Makran Coast, Khunjerab Pass, Karakoram Highway, Gwadar, Kashgar
The lack of modern transportation facilities is a major hindrance to the development of Pakistan. Its terrain, laced with rivers and mountains, presents formidable obstacles to internal overland transportation. The country has 254,410 km (158,083 mi) of roads. The railroad network totals 8,775 km (5,453 mi).
Karachi is the principal port of Pakistan. The coastline is underdeveloped because of the rugged topography, but it has promise for development. In recent years successive governments of Pakistan have made efforts to build infrastructure along the Makran Coast. Toward this end, the government of Pakistan signed an agreement with China in the late 1990s to develop an international shipping port at Gwadar as an alternative to Karachi. Gwadar is located on a peninsula that is accessible to large ships traveling from the Gulf of Oman, which leads to the Persian Gulf.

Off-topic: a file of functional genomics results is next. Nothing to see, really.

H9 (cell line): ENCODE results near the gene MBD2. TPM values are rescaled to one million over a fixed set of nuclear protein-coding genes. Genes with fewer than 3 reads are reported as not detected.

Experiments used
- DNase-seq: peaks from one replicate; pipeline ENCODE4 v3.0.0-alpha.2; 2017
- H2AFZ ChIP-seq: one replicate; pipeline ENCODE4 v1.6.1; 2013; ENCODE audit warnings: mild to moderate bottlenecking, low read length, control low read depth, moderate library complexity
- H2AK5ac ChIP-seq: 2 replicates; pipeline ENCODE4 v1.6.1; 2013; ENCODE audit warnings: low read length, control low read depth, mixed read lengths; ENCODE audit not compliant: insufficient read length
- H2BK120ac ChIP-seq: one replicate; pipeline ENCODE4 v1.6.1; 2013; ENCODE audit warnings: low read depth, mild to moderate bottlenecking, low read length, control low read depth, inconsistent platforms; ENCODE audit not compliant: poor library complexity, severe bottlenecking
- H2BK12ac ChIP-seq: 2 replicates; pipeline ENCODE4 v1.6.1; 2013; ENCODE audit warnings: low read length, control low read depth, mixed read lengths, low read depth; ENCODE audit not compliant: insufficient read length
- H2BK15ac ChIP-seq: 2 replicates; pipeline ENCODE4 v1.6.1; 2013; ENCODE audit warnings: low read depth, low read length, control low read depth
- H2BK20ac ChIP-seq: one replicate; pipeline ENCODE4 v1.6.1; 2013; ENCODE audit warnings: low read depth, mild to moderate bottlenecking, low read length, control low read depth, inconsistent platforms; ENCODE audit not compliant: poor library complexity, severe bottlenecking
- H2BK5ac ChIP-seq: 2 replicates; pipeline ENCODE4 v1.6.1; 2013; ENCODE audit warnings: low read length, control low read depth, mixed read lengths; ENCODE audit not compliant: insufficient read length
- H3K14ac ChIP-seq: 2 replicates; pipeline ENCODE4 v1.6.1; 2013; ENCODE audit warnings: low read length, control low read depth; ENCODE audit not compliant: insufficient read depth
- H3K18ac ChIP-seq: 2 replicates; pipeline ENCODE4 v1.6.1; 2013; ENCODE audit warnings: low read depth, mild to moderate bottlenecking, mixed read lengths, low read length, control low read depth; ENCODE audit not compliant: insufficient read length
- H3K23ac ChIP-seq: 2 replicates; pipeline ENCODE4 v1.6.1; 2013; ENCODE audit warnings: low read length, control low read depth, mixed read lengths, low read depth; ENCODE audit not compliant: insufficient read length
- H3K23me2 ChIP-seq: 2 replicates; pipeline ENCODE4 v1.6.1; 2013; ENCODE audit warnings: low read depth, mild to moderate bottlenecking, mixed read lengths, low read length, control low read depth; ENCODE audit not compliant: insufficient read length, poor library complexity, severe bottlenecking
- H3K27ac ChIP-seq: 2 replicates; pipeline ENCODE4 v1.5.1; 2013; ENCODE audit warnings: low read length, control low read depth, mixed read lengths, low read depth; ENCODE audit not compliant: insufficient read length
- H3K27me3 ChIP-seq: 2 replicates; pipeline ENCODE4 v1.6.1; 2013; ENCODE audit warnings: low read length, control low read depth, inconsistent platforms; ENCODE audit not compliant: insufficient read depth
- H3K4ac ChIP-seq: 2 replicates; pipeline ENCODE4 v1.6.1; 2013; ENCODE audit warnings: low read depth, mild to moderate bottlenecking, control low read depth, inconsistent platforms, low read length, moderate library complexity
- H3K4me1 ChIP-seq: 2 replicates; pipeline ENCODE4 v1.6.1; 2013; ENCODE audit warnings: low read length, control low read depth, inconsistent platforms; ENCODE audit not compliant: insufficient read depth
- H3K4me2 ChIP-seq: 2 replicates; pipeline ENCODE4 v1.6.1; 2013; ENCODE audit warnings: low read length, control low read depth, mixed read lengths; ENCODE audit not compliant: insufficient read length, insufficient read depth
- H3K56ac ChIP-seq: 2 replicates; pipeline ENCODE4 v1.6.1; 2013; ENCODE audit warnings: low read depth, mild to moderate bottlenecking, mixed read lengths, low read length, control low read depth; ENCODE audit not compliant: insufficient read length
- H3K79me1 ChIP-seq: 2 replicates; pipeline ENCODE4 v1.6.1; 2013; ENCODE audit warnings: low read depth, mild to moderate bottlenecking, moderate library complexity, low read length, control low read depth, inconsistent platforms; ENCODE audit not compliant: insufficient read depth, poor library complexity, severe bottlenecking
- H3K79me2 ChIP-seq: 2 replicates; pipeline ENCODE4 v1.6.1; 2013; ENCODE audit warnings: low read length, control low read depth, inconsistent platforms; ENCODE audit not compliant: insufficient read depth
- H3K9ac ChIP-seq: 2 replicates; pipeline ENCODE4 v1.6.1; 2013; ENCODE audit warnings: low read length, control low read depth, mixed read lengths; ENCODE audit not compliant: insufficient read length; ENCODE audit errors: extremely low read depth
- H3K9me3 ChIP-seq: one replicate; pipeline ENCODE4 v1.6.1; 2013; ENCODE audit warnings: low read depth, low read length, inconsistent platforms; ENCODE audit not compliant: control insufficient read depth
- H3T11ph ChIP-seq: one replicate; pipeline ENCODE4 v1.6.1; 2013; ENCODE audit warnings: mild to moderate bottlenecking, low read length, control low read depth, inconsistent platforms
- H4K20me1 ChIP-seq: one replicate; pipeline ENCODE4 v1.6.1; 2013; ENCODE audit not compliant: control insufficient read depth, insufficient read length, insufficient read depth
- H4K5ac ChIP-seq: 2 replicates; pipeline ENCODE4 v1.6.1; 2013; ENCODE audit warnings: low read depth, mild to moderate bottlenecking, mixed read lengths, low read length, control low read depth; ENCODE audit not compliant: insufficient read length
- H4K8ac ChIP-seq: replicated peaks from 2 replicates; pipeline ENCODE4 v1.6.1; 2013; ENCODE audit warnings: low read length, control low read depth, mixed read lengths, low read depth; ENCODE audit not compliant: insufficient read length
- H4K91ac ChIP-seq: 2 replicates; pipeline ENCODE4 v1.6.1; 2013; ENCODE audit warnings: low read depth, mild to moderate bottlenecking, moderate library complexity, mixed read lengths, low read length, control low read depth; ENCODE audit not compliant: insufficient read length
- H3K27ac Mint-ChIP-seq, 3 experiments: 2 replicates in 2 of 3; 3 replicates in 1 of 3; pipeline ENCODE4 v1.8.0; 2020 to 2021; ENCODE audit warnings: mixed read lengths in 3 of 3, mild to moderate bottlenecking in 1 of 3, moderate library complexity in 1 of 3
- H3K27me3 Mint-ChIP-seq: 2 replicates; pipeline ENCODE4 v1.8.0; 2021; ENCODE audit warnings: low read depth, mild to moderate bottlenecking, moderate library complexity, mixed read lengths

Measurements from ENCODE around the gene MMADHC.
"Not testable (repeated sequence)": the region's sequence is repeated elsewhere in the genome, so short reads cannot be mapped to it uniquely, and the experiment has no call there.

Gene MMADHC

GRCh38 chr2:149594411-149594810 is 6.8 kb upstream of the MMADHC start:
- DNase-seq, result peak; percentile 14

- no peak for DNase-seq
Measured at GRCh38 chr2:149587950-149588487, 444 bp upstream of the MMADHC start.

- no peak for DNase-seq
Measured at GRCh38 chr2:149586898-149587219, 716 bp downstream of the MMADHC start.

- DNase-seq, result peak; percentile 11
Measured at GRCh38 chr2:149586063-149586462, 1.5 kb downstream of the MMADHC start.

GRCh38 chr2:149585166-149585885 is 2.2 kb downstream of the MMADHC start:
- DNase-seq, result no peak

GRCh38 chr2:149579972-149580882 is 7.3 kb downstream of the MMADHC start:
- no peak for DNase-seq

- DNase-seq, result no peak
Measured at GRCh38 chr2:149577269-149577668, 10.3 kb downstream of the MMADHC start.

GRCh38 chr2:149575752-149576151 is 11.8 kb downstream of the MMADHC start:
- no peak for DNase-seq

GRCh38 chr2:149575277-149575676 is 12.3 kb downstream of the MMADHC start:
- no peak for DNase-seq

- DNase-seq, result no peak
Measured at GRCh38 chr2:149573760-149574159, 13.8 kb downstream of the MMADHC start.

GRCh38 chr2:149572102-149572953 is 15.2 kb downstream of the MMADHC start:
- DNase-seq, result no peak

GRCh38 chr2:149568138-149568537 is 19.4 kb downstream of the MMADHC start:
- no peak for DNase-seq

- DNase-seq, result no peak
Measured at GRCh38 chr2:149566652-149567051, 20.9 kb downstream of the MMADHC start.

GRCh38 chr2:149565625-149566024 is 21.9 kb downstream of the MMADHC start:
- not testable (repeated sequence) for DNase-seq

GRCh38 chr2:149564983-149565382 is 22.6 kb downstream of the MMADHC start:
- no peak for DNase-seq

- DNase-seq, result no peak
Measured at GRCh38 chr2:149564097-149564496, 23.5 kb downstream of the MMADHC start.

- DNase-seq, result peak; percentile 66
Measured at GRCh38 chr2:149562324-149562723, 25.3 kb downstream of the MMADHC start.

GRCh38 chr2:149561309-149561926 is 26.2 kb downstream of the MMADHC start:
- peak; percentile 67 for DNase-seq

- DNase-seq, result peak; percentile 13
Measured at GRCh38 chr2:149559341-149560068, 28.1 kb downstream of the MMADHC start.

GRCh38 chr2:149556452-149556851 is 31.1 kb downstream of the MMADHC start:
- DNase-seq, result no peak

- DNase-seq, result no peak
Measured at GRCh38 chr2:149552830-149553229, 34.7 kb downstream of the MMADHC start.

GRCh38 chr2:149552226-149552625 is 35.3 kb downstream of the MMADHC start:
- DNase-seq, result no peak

The Karakoram Highway was constructed between China and Pakistan in 1978 and opened to regular traffic in 1982. This all-weather road is 1,300 km (800 mi) long and passes through the Himalayas, reaching an elevation of 5,000 m (16,000 ft) at Khunjerab Pass. It is of strategic significance for Pakistan and China, connecting Islamabad with Kashgar, in the Xinjiang Uygur Autonomous Region of China.
Pakistan International Airlines (PIA), the national airline, is in large part government owned. PIA offers flights within Pakistan and to a number of other countries. Many privately owned international airlines also serve Pakistan. In the early 1990s the government ended the airline’s monopoly on domestic service, and a number of private carriers have since begun domestic operations. The country’s main international airports serve Karachi, Lahore, Islamabad, and Rawalpindi.
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